Okay, I’ll admit that I was one of “those” vegans when I first made the…
This article offers some suggestions to consider during a vegan debate in order to avoid an all-out war from launching and escalating the situation into the Vegan Hatfields and the Carnivore McCoys…
It’s inevitable. At some point along your vegan journey, you’ll undoubtedly encounter someone who can’t or won’t understand, support and/or tolerate your decision to no longer consume animal products. And this often comes from those closest to you – family members, friends, co-workers, neighbors, significant others or sometimes even strangers on the street. In person or via an online comment / chat forum or social media, differences of opinion about veganism can sometimes become a little heated.
Common Questions / Points of Debate
It could manifest in the form of what initially resembles ribbing or joking. Or seemingly innocent questions. I’m not always sure why, but there’s something about choosing a plant-based lifestyle that seems to really get under some people’s skin.
Here are some common points of contention, questions, or statements that I’ve personally received and been put into a position of defending or explaining to someone close to me:
- So where do you get your protein if you don’t eat meat?
- Various other questions or statements about nutrition (or rather, malnutrition) in general.
- But what about celery? It feels pain too; vegetables are also sentient / living.
- Field mice are killed during a crop’s harvest.
- Dumb and ugly animals are here for no other reason than to serve as food.
- Fish / shellfish feel no pain.
- If God didn’t want us to eat them, why else did He / She put animals here?
- Not all blood types can survive on a veg*n diet.
Sometimes the other person is just intentionally hoping to stir up trouble or push your buttons. So I’ve found that the best approach to responding to questions and statements like these – assuming an actual response is even expected – is to utilize as much humor and patience as possible.
Vegan vs. Carnivore / Facts to Share / Myths to Dispel
So where and how do you even begin to debate the topic of veganism? What is the best way to answer questions without becoming overly, um, passionate in your response?
In order not to overwhelm others with a mountain of facts and information, you may need to choose just one talking point in which you feel most passionate / informed:
- Carnivore vs. omnivore / vegetarian characteristics.
- Protein, calcium and other nutritional myths.
- Diseases – saturated fat / cholesterol / obesity / heart disease / cancers.
- Animals: “Dominion” vs. torture / abuse / murder.
- Plant-based alternatives are everywhere now and they taste great.
- Reduction / gradual transition vs. going cold turkey.
- Whole foods vs. processed foods – closest to the earth, cut out the middle man, etc.
The one-topic-at-a-time approach is better than trying to spew forth an endless variety of factoids on various sub-topics. After all, you probably didn’t learn everything you now know about animals raised for food in one sitting.
Proper Debate Etiquette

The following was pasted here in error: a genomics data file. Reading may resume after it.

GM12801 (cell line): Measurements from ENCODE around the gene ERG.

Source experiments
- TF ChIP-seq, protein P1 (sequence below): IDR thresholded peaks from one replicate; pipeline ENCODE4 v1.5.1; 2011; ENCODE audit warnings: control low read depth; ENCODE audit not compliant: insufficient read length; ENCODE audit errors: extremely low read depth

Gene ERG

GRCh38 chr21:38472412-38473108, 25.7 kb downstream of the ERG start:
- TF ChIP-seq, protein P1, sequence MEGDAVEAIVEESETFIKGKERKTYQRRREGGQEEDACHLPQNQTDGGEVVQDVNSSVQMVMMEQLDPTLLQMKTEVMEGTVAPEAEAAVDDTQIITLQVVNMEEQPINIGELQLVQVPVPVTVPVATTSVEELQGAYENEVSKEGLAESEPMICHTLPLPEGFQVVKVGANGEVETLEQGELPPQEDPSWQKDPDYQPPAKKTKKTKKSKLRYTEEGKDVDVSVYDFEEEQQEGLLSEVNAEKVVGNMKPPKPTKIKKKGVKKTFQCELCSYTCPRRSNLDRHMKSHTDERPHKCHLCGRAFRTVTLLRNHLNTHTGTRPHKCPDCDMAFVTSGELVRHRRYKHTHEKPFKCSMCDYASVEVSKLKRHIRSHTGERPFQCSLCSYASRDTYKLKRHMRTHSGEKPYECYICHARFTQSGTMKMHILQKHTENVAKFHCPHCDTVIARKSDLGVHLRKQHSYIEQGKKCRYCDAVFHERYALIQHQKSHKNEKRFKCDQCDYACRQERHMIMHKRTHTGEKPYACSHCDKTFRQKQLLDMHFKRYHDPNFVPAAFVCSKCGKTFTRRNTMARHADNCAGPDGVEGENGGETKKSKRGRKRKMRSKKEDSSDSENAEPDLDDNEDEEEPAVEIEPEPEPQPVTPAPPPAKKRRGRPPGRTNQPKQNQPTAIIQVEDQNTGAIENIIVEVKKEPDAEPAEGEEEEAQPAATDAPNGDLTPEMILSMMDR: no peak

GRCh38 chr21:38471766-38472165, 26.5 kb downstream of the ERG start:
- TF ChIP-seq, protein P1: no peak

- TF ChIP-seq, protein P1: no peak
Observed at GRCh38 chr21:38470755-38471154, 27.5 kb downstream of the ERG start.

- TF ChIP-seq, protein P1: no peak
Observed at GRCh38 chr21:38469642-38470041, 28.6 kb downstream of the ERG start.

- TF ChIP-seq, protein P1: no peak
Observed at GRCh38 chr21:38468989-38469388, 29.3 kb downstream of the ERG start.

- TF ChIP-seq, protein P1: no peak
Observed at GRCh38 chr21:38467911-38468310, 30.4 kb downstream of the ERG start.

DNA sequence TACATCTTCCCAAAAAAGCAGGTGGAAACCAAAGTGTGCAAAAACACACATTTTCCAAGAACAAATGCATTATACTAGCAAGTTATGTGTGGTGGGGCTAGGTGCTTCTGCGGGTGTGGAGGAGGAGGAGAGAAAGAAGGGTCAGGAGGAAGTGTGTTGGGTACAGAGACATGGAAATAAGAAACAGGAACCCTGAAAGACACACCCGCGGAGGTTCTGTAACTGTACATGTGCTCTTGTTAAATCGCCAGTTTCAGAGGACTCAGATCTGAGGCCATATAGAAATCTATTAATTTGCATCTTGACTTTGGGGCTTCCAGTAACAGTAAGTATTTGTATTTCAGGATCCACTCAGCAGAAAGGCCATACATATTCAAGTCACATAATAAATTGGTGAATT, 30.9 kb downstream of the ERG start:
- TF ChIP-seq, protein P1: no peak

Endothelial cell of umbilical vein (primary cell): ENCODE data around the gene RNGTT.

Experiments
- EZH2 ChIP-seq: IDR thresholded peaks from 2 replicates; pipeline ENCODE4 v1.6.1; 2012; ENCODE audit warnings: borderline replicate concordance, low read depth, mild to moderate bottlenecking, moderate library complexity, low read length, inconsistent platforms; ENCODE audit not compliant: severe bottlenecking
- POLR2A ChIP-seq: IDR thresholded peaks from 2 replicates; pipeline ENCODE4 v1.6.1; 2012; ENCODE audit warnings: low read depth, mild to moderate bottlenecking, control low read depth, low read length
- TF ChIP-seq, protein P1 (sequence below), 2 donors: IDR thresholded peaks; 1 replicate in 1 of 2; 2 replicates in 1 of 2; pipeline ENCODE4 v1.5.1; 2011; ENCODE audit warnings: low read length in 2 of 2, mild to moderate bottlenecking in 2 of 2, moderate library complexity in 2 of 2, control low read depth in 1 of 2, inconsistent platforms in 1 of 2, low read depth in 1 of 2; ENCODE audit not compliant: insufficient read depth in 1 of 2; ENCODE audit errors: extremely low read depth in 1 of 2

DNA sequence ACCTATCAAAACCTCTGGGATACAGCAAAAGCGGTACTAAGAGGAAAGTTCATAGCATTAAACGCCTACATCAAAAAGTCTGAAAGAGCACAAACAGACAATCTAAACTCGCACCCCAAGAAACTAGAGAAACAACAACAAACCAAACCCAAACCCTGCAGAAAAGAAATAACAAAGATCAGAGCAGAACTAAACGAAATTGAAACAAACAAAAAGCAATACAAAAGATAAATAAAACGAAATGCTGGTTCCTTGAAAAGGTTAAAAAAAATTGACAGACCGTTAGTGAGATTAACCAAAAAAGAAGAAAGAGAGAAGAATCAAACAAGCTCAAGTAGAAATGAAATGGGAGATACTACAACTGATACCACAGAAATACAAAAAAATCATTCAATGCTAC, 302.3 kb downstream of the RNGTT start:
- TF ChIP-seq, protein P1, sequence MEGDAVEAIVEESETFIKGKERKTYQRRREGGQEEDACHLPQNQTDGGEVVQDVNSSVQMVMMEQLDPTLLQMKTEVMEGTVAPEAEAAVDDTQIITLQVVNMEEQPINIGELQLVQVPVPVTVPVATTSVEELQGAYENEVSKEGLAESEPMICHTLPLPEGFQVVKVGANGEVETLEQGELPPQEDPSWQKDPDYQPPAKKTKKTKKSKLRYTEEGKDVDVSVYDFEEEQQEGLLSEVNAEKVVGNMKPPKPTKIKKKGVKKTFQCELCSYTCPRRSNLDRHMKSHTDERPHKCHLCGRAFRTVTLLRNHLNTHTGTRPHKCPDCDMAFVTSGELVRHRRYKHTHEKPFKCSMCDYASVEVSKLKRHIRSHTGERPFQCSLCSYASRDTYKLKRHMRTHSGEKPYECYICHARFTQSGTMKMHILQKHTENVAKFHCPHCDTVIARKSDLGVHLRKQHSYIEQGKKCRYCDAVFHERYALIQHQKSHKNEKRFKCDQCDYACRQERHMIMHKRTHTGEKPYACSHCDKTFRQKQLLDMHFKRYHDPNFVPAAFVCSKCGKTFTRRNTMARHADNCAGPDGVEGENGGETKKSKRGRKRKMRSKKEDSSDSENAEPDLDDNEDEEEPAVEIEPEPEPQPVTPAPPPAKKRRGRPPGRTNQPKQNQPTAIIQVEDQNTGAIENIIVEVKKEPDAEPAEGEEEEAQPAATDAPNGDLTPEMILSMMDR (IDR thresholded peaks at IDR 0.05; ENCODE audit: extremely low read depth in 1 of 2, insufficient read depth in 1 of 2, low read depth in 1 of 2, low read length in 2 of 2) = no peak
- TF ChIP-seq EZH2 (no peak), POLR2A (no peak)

An argumentative or antagonistic tone and attitude from others is also very common, even if your demeanor is nowhere close to a holier-than-thou one.
Needless to say, things can get heated and escalate to an uncomfortable level very quickly.
Some points to keep in mind during any spirited debate include:
- Respect another’s opinions / feelings even if you strongly disagree.
- Try not to get too personal, accusatory or verbally abusive.
- Avoid personal attacks on the other’s character, appearance or stance.
- No name calling (see above).
- Avoid framing, projection, exaggeration or twisting facts.
- Choose your battles – know when to hold ‘em, know when to fold ‘em (how and when to walk away).
- Agree to disagree.
- Consider the timing, receptiveness, and your audience.
It’s probably not the best time to share graphic details while sitting at a dinner table loaded with meat, although for some reason that is often the time others choose to ask questions about why you’ve decided to abstain from eating animals.
It can be a touchy subject for some since it seems to trigger feelings of guilt, shame or other uncomfortable reactions. So it’s probably best to approach the topic of how much to discuss veganism in a similar way as making the call about whether to get into a discussion about politics or religion…
It’s not always easy to feel as if you’re gaining ground with someone who takes such an opposing point of view to your extending compassion toward animals and not wanting to cause them harm and/or eat them.
And it’s human nature to want to defend one’s beliefs, opinions and/or behavior / actions– especially if challenged and/or presented with new information that could inspire self-reflection and force one to question those beliefs, opinions and/or behavior / actions.
You can tell the difference between someone who is open-minded enough to listen and try to understand your motivation for not eating animal products – and someone who is just trying to provoke you for whatever reason. For the latter scenario, I’ve learned to just smile and switch the topic to the weather or sports.